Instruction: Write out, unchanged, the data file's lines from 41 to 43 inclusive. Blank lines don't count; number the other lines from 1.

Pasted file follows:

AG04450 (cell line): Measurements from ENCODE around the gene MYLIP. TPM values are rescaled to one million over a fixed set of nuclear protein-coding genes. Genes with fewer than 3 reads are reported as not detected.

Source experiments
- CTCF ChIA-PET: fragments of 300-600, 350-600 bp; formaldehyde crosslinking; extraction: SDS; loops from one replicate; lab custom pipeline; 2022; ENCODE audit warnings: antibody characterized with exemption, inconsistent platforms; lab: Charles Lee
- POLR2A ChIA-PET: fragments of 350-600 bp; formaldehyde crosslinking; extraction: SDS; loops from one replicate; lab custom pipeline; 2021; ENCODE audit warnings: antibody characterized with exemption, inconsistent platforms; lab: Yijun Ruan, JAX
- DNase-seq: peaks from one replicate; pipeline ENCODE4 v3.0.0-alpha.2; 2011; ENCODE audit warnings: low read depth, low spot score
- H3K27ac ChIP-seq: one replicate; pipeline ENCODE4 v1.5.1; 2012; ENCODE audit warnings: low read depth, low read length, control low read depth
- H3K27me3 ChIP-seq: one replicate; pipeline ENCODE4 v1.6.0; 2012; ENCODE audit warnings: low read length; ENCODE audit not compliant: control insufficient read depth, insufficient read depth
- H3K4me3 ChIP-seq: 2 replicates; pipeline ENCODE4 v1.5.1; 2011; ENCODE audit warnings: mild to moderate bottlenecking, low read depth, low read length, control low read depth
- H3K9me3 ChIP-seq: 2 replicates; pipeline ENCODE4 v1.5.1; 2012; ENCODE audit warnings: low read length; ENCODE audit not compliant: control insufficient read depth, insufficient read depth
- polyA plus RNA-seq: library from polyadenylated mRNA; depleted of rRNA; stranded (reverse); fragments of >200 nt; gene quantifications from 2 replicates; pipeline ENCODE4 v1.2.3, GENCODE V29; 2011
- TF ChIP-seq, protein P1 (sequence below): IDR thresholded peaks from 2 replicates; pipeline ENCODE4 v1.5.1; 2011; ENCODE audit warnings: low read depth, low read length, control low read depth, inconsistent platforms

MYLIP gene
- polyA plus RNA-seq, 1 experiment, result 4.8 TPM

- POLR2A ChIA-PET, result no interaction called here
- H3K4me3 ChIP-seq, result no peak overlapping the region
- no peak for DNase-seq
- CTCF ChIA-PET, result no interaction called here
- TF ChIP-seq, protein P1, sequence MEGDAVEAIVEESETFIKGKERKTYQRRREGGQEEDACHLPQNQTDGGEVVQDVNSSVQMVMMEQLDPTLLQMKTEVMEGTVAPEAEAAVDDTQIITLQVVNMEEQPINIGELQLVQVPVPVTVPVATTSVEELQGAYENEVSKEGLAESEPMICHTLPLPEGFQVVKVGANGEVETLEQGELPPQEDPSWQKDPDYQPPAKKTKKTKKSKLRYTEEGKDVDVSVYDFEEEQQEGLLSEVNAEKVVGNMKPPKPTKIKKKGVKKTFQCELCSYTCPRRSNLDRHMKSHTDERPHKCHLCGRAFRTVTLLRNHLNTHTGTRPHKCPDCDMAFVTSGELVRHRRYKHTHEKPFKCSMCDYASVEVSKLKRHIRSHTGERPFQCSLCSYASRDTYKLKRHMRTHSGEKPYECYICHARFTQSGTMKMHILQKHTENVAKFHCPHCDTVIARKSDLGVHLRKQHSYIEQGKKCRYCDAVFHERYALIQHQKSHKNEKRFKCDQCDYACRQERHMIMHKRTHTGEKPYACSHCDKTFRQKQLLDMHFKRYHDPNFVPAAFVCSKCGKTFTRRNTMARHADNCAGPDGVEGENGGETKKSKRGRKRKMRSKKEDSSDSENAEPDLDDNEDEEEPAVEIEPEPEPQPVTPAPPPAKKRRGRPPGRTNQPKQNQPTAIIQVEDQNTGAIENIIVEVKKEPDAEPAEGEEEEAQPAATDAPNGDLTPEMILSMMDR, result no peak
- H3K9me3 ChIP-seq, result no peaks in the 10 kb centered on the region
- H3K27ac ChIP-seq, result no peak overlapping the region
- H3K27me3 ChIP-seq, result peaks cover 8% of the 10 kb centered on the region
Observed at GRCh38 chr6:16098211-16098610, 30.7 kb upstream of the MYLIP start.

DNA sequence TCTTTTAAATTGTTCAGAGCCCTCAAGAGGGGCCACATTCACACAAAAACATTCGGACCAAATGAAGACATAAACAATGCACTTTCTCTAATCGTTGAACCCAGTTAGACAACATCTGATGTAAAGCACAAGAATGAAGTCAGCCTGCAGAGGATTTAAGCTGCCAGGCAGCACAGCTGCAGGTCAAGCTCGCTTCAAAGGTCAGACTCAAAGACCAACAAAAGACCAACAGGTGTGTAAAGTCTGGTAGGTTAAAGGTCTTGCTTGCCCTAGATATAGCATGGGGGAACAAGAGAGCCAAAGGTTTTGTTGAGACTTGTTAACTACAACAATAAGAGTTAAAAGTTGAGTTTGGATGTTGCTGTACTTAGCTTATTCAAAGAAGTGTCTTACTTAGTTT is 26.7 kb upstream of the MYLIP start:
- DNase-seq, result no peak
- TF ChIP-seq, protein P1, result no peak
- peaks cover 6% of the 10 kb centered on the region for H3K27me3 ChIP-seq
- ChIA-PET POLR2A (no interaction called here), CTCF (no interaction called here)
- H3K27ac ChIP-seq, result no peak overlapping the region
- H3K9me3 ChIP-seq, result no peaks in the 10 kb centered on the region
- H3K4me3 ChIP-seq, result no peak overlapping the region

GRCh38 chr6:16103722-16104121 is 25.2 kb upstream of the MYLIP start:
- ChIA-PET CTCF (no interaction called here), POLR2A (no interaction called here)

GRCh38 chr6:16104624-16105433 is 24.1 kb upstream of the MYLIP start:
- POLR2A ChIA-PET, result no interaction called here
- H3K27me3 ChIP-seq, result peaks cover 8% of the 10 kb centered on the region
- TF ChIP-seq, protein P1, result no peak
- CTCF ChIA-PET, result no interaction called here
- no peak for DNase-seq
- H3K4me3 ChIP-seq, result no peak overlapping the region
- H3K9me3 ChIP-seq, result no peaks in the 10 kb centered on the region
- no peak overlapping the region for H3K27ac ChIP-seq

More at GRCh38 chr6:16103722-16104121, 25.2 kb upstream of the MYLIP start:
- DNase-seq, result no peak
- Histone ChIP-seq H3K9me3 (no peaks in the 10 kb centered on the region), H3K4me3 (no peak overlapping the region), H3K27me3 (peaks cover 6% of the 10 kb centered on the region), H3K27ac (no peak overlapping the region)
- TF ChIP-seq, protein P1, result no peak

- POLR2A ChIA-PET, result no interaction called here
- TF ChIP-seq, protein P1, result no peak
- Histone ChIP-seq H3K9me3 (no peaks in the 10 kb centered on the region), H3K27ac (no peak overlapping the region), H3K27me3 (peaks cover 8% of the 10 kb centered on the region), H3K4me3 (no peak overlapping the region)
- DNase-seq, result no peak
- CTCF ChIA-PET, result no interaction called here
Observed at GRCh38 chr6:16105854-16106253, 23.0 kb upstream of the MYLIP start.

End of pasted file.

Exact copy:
- no peak overlapping the region for H3K27ac ChIP-seq

More at GRCh38 chr6:16103722-16104121, 25.2 kb upstream of the MYLIP start:
- DNase-seq, result no peak